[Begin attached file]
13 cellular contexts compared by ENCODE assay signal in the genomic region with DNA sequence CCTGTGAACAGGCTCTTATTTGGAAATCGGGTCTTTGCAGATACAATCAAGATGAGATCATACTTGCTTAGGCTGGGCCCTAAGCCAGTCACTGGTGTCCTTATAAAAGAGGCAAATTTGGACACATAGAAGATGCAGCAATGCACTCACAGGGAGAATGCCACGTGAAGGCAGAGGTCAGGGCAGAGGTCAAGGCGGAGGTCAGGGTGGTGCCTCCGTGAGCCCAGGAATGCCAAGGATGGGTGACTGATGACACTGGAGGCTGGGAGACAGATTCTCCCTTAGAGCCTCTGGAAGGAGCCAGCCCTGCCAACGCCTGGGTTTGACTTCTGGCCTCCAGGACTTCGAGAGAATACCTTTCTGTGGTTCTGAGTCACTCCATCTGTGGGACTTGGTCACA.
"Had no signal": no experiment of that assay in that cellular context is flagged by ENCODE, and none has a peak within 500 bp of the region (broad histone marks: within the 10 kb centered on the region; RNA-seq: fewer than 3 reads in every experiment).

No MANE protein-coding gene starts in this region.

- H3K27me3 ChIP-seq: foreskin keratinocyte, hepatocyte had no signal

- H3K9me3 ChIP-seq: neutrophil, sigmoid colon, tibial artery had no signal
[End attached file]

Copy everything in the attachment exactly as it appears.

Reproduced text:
13 cellular contexts compared by ENCODE assay signal in the genomic region with DNA sequence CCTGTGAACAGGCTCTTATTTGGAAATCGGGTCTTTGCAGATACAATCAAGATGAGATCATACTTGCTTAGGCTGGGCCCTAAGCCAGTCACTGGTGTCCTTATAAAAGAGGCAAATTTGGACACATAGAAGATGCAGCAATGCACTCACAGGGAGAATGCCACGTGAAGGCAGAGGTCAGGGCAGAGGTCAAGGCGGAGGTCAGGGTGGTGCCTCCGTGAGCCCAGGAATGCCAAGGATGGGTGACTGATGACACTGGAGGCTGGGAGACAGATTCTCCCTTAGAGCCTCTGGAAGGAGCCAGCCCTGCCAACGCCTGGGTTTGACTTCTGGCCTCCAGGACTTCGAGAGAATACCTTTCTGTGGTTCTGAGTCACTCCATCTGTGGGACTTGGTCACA.
"Had no signal": no experiment of that assay in that cellular context is flagged by ENCODE, and none has a peak within 500 bp of the region (broad histone marks: within the 10 kb centered on the region; RNA-seq: fewer than 3 reads in every experiment).

No MANE protein-coding gene starts in this region.

- H3K27me3 ChIP-seq: foreskin keratinocyte, hepatocyte had no signal

- H3K9me3 ChIP-seq: neutrophil, sigmoid colon, tibial artery had no signal